Letters Section Editor: Stephen J. Lurie,
MD, PhD, Senior Editor.
To the Editor: Dr Kessler and colleagues1 referenced an article by us2 to
support their statement regarding physician reluctance to implement model
primary care programs for the detection and treatment of depression. Although
cost-effective programs for detection and treatment of depression in the primary
care setting do exist,3 it was not our intent
to single out primary care physicians for failing to implement new programs.
In fact, the purpose of our article was to emphasize that there are multiple
barriers requiring complex solutions, with involvement by multiple parties.
As in other chronic illnesses, patients need support to enhance self-management,
to link with community resources, and to demand quality care. Primary care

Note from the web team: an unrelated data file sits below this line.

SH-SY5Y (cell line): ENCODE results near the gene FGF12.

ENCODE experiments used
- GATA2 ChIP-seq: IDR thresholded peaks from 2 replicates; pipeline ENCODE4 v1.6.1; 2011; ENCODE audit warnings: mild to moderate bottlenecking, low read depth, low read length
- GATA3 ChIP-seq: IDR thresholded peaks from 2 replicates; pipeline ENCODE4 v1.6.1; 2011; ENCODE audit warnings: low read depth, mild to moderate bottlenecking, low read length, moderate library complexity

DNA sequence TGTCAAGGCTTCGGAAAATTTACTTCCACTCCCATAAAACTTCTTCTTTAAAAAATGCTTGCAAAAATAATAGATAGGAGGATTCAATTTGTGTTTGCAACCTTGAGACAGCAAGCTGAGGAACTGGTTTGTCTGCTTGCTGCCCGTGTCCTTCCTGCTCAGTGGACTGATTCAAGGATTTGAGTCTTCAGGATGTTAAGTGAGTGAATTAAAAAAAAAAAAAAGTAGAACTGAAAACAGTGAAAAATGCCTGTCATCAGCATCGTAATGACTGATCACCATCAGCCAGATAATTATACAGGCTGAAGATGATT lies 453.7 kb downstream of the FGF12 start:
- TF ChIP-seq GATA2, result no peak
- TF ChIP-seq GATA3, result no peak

physicians may need to improve their treatment skills, activate patients in
a participatory process, and link to specialty expertise when appropriate.
Clinics could restructure information systems and incorporate a longitudinal
care model. Insurers can monitor and reward quality. Employers and policy
makers could base purchasing decisions on measures of quality and value. Finally,
community stakeholders could increase demand for quality care and enhance
policy advocacy. Stigma and health financing policies that distinguish depression
from other illnesses must be overcome.
Pincus HA. Treatment of Depression by Mental Health Specialists and Primary Care PhysiciansTreatment of Depression by Mental Health Specialists and Primary Care Physicians. JAMA. 2003;290(15):1991–1993. doi:10.1001/jama.290.15.1991-a
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